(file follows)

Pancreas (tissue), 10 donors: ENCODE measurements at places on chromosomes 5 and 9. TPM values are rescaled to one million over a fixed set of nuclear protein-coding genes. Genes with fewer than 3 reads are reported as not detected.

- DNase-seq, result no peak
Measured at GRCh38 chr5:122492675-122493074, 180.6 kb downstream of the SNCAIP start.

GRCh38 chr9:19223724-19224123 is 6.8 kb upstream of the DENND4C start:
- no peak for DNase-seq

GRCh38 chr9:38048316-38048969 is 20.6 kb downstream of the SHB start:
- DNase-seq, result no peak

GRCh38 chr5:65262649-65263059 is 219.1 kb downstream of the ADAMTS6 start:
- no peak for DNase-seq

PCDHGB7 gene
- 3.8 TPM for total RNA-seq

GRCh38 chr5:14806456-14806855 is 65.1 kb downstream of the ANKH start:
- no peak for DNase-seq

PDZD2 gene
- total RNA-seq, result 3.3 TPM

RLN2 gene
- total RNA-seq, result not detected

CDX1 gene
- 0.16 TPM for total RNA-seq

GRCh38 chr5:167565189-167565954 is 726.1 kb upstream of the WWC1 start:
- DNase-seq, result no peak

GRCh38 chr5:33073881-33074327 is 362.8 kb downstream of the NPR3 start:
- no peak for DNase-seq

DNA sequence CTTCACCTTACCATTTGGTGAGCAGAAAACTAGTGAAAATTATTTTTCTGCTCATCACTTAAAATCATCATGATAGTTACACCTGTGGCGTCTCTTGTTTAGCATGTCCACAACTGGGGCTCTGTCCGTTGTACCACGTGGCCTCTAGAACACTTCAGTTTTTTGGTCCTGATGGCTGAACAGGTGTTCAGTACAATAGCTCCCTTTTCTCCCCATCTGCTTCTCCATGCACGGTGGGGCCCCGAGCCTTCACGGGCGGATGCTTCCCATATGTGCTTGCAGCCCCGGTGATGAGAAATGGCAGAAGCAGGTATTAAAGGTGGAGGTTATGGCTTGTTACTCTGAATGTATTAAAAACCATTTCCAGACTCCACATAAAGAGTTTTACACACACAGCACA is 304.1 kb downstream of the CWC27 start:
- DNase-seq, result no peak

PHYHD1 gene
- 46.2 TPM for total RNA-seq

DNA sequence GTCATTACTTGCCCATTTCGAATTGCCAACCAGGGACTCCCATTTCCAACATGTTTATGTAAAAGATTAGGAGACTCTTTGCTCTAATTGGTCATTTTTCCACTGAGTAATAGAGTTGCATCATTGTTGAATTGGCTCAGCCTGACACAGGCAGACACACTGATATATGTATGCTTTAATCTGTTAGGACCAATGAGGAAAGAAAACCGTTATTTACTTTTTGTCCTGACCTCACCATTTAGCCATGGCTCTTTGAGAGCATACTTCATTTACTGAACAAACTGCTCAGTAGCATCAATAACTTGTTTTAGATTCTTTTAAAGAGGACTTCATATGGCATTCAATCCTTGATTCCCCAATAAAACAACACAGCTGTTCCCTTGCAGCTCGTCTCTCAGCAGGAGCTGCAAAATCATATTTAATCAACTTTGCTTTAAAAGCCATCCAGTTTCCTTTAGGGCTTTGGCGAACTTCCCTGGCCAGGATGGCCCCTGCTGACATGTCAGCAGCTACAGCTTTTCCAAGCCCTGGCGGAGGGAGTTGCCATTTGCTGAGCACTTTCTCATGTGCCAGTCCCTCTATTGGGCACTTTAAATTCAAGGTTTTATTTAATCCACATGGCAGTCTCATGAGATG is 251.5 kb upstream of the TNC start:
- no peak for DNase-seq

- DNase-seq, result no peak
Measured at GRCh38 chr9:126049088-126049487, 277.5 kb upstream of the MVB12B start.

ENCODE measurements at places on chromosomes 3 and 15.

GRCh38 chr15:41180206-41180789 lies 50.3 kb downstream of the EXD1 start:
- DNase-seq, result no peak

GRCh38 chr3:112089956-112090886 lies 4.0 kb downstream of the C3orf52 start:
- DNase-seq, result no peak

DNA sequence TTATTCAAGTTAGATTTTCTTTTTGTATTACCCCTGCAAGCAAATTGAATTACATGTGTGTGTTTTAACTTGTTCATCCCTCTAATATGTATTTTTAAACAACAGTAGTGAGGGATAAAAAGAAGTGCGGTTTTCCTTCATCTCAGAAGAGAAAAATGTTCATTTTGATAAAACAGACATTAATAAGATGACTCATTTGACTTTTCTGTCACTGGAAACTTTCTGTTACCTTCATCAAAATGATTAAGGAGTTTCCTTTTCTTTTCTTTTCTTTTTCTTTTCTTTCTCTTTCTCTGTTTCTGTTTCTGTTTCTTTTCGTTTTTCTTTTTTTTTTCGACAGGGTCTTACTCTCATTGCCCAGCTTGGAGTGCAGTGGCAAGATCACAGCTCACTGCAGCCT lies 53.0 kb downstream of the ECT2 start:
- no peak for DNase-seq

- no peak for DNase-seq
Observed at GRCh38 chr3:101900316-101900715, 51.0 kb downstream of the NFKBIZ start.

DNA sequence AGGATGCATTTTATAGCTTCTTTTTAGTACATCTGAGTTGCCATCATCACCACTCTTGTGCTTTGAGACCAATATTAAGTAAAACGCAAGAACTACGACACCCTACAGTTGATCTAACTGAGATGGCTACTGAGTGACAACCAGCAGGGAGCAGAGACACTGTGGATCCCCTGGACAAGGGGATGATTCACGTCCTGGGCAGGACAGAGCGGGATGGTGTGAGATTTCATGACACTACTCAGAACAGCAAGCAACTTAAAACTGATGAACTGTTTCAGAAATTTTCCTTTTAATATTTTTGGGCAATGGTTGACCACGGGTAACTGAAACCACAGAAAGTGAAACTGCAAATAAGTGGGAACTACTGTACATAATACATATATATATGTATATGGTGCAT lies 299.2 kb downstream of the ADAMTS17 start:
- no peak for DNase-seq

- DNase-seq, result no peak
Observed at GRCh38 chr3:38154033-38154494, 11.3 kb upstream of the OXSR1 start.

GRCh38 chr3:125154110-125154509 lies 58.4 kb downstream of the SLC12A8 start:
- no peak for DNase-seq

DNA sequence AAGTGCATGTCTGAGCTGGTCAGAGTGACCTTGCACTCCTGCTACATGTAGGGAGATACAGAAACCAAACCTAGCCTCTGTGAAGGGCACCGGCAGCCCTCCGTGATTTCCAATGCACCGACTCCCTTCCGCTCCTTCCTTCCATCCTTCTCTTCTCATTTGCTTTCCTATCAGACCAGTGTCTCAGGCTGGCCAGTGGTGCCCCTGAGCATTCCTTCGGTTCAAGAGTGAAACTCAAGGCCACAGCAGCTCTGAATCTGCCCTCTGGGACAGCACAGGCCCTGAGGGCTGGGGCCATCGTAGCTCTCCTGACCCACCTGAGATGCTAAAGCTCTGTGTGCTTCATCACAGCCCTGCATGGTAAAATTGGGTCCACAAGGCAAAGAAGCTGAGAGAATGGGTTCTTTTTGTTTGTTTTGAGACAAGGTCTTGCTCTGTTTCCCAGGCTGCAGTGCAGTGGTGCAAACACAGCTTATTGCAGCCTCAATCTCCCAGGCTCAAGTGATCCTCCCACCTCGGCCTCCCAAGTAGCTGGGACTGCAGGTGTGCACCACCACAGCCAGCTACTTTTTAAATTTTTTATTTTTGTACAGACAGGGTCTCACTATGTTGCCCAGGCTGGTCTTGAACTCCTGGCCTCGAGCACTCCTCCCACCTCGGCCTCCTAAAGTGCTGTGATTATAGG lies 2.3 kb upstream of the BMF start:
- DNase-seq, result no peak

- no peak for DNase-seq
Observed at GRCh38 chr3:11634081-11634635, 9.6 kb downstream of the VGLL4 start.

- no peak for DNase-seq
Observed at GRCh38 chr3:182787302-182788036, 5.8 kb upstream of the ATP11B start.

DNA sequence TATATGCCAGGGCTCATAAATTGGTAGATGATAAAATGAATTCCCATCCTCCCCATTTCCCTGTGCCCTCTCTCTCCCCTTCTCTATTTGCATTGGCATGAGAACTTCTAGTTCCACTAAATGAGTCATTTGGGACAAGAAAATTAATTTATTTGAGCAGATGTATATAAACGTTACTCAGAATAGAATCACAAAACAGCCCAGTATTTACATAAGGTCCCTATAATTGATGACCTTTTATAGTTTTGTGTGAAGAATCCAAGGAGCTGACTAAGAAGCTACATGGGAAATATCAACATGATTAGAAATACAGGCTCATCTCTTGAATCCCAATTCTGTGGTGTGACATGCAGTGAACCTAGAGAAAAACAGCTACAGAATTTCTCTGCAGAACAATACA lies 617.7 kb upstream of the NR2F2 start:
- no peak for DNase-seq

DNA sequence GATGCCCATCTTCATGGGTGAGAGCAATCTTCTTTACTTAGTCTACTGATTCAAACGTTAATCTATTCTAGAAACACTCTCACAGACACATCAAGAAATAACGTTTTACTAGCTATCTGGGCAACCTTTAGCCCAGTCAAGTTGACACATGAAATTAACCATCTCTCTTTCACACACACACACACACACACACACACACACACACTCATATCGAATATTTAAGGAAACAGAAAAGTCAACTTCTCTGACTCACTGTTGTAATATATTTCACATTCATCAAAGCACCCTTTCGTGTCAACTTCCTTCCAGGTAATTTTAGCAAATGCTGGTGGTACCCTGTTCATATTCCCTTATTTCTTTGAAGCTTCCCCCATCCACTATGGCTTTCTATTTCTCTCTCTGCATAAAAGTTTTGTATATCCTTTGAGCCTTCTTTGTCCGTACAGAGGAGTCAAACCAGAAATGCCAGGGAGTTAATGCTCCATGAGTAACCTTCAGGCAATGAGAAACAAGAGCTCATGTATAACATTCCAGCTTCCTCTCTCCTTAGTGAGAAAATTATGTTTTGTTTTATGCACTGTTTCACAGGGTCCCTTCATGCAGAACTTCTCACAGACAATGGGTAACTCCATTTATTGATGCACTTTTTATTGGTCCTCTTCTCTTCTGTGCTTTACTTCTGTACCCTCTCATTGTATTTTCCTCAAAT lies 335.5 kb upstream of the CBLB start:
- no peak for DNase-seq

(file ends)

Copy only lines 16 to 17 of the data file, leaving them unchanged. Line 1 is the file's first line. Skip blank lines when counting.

RLN2 gene
- total RNA-seq, result not detected